Today the Large Hadron Collider smashed protons at 8 TeV for the first time beating last years energy of 7 TeV. Physics runs will begin in about a weeks time. This year they have set an agressive target of 15/fb at this energy. Last year they exceeded predicitons by a factor of five but we should not expect the same again this year. Reaching 15/fb will be a great result and anything more will be spectacular
Particle physicist Paul Frampton is in an Argentinian jail after allegedly being caught trying to leave the country with drugs concealed in his suitcase. He claims he was not aware of the drugs and has “plenty of evidence” but any optimism he may have for a quick release is likely to fade slowly. The case is eerily reminiscent of New Zealander Sharon Armstrong who was caught in Argentina in April last year in very similar circumstances. Her trial began seven months later. She is still there and the case could take years and lots of legal fees to settle. Frampton could be in for a similar ordeal.
Everyone passing through international airports will know that they must pack their own bags and be responsible for the contents. Travellers are continually warned and asked about it. It is easy to be befriended especially in honeypot traps. The details of how Frampton may have been tricked are not yet known but similar stories are well-known. Cases have even been turned into films such as Bangkok Hilton. It will be hard for an intelligent professor to persuade his prosecutors that he was naive enough to innocently accept to use a suitcase with cocaine stuffed into the padding. We wish him luck.
Update 22-Mar-2012: The Telegraph has provided more details of the case confirming what I suspected in my first post, that he was a victim of a honey-trap. Unfortueatly this does not make things much better for him. The authorities in these countries expect people to take responsibility for the contents of the luggage they carry. Even if they believe his story of incredible gullibility he may still be considered guilty. Sharon Armstrong got four and a half years even though they accepted her similar story. The Argentinians do not have much sympathy for the English at a time when cruise liners are being turned away from Argentinian ports because they have visited the Falklands Islands. Argentina sees the Islands as poorly defended by the British Navy and may try to take advantage, leading to a worsening of relations between the countries. Frampton has not made his situation better by initially refusing to talk and then attacking his employer back home for cutting off his salary. He will need some very good friends to help him if he wants to keep his sentence as short as possible.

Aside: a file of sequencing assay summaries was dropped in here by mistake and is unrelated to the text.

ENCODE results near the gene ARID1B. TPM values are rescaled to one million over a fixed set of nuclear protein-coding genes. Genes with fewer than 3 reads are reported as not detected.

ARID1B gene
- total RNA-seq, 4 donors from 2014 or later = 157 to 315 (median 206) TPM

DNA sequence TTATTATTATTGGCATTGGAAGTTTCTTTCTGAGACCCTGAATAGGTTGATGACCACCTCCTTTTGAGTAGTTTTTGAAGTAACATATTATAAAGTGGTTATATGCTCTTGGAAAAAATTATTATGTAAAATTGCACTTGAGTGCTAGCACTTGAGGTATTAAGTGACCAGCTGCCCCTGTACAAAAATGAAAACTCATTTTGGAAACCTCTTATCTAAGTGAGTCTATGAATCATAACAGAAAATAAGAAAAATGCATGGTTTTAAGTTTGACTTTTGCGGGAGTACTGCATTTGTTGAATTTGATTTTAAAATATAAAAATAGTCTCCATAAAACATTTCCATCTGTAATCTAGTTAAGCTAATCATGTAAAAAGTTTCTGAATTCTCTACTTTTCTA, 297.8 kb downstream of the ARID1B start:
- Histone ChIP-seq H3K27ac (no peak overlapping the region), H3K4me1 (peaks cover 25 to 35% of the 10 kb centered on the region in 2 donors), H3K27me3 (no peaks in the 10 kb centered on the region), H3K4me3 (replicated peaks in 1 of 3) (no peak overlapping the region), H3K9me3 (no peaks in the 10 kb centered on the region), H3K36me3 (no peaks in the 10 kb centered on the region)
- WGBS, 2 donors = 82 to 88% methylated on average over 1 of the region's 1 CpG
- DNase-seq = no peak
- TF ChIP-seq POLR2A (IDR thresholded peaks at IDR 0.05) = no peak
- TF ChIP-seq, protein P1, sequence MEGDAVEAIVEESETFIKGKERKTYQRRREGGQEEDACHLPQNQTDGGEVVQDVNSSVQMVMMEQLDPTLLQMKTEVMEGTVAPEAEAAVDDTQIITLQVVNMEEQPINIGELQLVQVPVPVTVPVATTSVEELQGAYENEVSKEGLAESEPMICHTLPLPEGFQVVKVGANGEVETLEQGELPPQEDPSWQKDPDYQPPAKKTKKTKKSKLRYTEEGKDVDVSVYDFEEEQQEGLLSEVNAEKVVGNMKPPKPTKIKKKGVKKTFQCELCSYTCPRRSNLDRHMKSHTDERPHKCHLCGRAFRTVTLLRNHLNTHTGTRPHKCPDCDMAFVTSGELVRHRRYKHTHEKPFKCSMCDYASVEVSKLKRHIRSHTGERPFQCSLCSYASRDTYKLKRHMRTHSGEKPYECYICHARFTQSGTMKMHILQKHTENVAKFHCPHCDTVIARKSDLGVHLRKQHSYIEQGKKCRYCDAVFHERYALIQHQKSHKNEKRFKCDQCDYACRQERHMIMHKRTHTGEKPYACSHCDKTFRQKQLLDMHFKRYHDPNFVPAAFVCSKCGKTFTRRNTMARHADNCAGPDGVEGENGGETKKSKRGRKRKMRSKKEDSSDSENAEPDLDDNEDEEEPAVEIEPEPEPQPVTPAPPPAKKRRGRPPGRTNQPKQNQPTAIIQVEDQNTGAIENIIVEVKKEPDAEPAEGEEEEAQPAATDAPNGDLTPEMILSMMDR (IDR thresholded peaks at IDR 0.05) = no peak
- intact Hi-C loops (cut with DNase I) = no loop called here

Framptons prospects for bail will have taken a nosedive following the news that the High Court in London has blocked the extradition of Lucy Wright this week. The heavily pregnant drug mule who had admitted her attempt to smuggle 6kg of cocaine skipped bail in Argentina and fled the country to avoid her jail sentence. It seems unlikely that the Argentinian authorities will now risk giving the same chamce to Frampton.
In the circumstances I am afraid to say that Frampton should consider himself lucky if his eventual sentence is nearer the lower end of the 6 to 16 years given for this offence. They may well decide to make an example of him and make it much longer. Given his age and doubtful mental health it is not obvious that he could survive the conditions for that long. I only hope that he can find a legal team and enough good friends to help improve his chances.
In a cermomy at the Norwegian Academy od Science and Letters today it has been anounced that this years Abel Laureate for mathematics is Endre Szemeredi for for his fundamental work in discrete mathemtics. The prize will be presented by the King of Norway in May after which the winner will go home with 6 Million Norwegian Kroner.
Szemeredi made a breakthrough when he showed that certan general sets of numbers have arbitrarily long arithmetic sequences. A lemma in the proof has been particularly useful in theoretical computer science and was descirbed as a “game changer” in the subject.
Tim Gowers gave a summary of his discoveries.